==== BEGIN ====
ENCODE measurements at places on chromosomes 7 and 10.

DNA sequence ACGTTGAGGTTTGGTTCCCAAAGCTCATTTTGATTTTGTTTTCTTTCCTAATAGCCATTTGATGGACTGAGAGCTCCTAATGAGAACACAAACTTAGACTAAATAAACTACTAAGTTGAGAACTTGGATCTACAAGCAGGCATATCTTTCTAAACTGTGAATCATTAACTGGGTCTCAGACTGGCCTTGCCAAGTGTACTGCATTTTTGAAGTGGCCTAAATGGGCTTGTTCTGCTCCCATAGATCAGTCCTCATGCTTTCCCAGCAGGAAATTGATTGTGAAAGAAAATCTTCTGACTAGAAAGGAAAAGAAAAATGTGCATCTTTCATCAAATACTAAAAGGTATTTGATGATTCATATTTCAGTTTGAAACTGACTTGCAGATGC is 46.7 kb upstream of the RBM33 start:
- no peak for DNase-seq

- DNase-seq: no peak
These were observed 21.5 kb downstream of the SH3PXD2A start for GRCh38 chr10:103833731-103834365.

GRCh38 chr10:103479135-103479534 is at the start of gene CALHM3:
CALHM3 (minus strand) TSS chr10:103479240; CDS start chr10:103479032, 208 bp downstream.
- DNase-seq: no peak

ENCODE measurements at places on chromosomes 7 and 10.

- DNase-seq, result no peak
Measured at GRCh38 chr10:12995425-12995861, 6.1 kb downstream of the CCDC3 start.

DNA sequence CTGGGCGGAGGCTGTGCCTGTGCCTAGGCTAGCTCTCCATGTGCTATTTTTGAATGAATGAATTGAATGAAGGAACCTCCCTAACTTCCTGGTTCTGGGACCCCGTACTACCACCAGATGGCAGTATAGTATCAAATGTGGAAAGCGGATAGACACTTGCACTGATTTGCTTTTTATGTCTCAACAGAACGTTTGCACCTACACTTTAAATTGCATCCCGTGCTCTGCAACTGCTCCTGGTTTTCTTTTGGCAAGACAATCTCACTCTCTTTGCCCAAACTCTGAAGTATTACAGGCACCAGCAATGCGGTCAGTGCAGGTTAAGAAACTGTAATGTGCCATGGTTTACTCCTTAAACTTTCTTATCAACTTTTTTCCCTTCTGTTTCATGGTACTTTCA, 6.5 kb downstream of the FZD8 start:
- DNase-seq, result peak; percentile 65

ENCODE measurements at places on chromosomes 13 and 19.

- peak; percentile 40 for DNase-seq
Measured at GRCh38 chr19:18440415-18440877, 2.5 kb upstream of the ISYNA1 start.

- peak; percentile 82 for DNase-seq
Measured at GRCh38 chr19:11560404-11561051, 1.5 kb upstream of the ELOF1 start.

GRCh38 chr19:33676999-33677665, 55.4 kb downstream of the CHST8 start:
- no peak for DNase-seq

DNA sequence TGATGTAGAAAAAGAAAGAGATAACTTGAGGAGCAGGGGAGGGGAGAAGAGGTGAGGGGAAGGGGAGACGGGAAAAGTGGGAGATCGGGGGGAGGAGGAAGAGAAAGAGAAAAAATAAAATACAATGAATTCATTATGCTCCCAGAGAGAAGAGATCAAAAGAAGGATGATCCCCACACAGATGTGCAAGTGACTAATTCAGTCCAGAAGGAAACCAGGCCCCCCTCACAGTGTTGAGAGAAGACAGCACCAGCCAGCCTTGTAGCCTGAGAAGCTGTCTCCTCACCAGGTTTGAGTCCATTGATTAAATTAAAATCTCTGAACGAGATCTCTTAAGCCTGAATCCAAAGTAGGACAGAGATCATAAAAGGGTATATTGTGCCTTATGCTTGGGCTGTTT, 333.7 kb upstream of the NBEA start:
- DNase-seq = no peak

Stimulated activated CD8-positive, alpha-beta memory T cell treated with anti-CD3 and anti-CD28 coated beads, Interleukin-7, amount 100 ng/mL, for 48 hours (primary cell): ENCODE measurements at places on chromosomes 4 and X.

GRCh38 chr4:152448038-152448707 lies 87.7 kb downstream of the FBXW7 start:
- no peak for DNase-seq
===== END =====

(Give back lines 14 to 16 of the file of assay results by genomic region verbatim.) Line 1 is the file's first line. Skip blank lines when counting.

ENCODE measurements at places on chromosomes 13 and 19.

- peak; percentile 40 for DNase-seq
Measured at GRCh38 chr19:18440415-18440877, 2.5 kb upstream of the ISYNA1 start.